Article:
1. mbinks89
    Offline

    mbinks89 Active Member

    Joined:
    Nov 14, 2012
    Messages:
    551
    Likes Received:
    25
    Location:
    Montreal

    Benefits of Writing Academically in relation to Writing Creatively

    Discussion in 'The Lounge' started by mbinks89, Oct 12, 2013.

    Ever since coming to university, I've found that I've been swamped with reading essays/books, and writing essays. I was wondering what you guys think in terms of how this will augment or lower the quality of creative writing. I still try to read literature, and still aim for a thousand words of creative writing a day, but it's hard given the sudden lack of free time I now have. Do you think reading and writing essays academically is still flexing writing muscles nonetheless, or do you think that the shift of focus from literature, and its plots, characters, motifs, symbolism, etc. to essays, which concentrate on clarity and proving an argument, will cause the creativity/ability to write dialogue well/develop characters to stagnate?
     
  2. Cogito
    Offline

    Cogito Former Mod, Retired Supporter Contributor

    Joined:
    May 19, 2007
    Messages:
    35,935
    Likes Received:
    2,043
    Location:
    Massachusetts, USA
    It will teach you writing self-discipline. You will also learn proper grammar and punctuation, if you have good, demanding instructors.
     
  3. mbinks89
    Offline

    mbinks89 Active Member

    Joined:
    Nov 14, 2012
    Messages:
    551
    Likes Received:
    25
    Location:
    Montreal
    Teach me self-discipline because I have to write the essays, or I'll be trying to get those thousand words done?
     
  4. jannert
    Offline

    jannert Contributing Member Supporter Contributor

    Joined:
    Mar 7, 2013
    Messages:
    7,819
    Likes Received:
    7,343
    Location:
    Scotland
    I don't know. I came at it from the other direction. After years of writing successful academic papers, I found it hard, at first, to discard expository writing mode. Now that I write fiction, and have finally left that structural rigidity behind, I find that when I write serious non-fiction pieces, they are actually better than what they used to be! I now understand the benefit of making the pieces readable as well as 'correct', which I really didn't before.

    I'll never forget my most embarrassing moment as a writer ...ever. I had a lovely Humanities class at university, and we had to write a long essay on ...forget what, exactly, some classical theme. My instructor gave me an A-plus grade, and stood up in front of the class to say: 'Now here's the kind of paper I was looking for. In fact, I'm going to read it out loud...'

    Oh MY god. He had to keep running out of the room to the drinking fountain. And here's me, all proud as punch at first, watching my classmates dropping off the branch one by one, while my instructor cleared his throat, ran for water, came back, plowed along. It was the LONGEST hour of my life, I can assure you.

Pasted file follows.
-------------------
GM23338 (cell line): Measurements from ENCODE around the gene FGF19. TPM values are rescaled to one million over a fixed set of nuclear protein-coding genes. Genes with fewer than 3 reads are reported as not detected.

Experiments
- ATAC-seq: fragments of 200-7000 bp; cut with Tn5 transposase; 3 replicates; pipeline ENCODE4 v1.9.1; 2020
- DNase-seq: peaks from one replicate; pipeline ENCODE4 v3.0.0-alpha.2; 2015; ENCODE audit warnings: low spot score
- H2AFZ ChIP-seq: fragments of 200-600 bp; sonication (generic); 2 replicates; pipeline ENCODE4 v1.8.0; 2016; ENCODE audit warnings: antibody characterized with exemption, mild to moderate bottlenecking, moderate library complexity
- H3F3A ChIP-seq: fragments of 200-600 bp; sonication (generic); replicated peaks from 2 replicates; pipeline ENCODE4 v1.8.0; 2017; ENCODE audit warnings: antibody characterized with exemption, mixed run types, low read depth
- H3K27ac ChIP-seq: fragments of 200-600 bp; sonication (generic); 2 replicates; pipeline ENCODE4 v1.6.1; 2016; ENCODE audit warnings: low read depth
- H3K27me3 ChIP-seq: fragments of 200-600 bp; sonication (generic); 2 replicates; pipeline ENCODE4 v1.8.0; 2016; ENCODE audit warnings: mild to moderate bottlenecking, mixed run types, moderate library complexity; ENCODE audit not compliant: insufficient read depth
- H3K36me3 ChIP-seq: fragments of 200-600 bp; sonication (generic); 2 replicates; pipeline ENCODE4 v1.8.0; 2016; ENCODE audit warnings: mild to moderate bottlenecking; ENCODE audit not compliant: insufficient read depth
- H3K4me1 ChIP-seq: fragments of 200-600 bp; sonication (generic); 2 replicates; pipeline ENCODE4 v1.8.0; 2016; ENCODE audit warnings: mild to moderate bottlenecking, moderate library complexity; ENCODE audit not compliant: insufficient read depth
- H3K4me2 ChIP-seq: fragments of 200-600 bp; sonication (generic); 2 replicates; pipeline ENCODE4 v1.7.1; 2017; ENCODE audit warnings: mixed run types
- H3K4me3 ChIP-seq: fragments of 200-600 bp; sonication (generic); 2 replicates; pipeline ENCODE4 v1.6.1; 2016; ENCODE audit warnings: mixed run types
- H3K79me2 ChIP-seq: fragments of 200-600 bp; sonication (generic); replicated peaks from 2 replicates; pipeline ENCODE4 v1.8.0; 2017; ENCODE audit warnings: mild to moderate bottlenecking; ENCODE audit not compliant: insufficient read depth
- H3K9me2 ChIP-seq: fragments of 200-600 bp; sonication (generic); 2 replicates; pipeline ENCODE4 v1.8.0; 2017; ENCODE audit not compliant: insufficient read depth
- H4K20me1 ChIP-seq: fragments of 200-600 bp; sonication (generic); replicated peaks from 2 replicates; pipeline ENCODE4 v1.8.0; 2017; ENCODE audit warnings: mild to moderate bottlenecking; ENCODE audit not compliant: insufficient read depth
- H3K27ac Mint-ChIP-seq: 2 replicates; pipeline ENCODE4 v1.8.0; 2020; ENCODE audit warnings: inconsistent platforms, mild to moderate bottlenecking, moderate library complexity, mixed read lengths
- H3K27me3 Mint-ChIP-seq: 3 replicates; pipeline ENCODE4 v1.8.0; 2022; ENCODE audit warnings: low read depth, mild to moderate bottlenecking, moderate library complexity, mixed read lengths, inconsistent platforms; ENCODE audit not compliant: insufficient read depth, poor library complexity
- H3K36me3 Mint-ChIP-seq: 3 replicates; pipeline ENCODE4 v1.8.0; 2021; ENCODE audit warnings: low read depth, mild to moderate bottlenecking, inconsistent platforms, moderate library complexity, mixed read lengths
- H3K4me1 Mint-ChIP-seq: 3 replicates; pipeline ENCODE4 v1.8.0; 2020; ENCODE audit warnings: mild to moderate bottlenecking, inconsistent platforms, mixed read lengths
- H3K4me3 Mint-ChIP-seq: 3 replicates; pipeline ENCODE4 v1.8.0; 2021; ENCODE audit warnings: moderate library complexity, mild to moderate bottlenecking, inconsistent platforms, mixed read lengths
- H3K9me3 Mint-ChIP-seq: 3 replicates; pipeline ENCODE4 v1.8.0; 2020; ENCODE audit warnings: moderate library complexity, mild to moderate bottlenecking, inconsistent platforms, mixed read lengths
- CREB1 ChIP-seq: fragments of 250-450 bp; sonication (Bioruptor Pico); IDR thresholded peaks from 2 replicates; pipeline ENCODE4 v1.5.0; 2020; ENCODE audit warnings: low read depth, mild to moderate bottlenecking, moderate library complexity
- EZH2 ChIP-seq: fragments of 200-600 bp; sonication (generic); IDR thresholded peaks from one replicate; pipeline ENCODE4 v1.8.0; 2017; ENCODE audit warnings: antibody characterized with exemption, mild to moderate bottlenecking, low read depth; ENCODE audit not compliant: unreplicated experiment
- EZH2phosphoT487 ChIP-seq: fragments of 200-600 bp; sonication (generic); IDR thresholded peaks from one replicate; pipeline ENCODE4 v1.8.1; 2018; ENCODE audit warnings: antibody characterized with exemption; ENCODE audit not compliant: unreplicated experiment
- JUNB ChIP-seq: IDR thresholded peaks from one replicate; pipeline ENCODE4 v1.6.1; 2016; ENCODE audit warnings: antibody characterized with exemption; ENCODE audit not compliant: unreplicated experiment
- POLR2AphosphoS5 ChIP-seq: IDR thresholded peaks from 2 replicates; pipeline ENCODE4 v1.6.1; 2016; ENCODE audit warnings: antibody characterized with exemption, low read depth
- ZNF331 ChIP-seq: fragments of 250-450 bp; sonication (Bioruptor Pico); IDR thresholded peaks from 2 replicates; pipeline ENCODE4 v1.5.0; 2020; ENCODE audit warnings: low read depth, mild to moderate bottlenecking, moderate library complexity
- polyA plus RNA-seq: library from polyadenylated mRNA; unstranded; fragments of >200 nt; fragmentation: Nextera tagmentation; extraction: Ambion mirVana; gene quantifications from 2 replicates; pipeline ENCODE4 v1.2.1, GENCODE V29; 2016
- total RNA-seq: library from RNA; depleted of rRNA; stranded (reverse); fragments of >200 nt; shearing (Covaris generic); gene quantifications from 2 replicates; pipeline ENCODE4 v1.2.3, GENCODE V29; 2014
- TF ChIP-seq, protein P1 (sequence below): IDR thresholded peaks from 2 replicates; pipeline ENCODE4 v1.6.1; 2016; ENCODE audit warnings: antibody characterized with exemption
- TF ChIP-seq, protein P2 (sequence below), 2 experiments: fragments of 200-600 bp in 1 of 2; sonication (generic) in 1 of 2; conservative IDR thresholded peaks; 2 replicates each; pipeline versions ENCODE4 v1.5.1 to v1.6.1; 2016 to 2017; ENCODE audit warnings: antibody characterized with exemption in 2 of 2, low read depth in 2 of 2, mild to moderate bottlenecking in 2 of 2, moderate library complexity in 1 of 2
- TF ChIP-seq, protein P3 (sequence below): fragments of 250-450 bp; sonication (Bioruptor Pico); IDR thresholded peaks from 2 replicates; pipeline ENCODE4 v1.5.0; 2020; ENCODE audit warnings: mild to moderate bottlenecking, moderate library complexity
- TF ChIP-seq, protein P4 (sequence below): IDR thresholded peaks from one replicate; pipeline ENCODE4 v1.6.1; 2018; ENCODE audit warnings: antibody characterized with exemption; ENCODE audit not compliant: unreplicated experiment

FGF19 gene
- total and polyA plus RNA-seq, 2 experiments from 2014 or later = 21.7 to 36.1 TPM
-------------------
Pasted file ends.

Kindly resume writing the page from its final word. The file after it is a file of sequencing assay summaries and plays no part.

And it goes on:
For years after that I was convinced I couldn't write, and that I was the most boring person on the planet. (Jury is still out.)

    So ...your background as a fiction writer will probably HELP not hinder your career as an academic! At least if your instructor volunteers to read a paper of yours in front of a class, you'll be way ahead of the game!
     
  5. thirdwind
    Offline

    thirdwind Contributing Member Contest Administrator Reviewer Contributor

    Joined:
    Jul 17, 2008
    Messages:
    7,352
    Likes Received:
    2,896
    Location:
    Boston
    While essays are more structured than pieces of fiction, I would argue that writing essays can still help your fiction writing to a certain extent. By writing essays, you'll come to discover your own style and voice. That being said, being a better fiction writer means you'll have to write fiction at some point, so you'll definitely have to find some spare time in between writing all those pesky essays.
     
  6. art
    Offline

    art Contributing Member Contributor

    Joined:
    Sep 5, 2010
    Messages:
    1,159
    Likes Received:
    113
    I don't think (never thought) of academic writing as a wholly dry endeavour. (In the humanities certainly)
    Lots of scope for rhetoric, for flourishes, for humour, for the creative use of imagery and metaphor imo

    I suppose, above all, an essay must be coherent and I suspect the production of coherence in an argument is not absolutely removed from the production of fictional coherence (or whatever you want to call it). Though, admittedly, difficult to think through the exact processes involved here.
     
  7. mbinks89
    Offline

    mbinks89 Active Member

    Joined:
    Nov 14, 2012
    Messages:
    551
    Likes Received:
    25
    Location:
    Montreal
    Thanks for the input, guys. I've been under the impression that it'll help my technical writing skills, but that creativity best flourishes via its constant usage, so I'll try and squeeze out those thousand words of fiction/poetry unless I'm suffocated by work, in which case essay writing will count ;)
     

Share This Page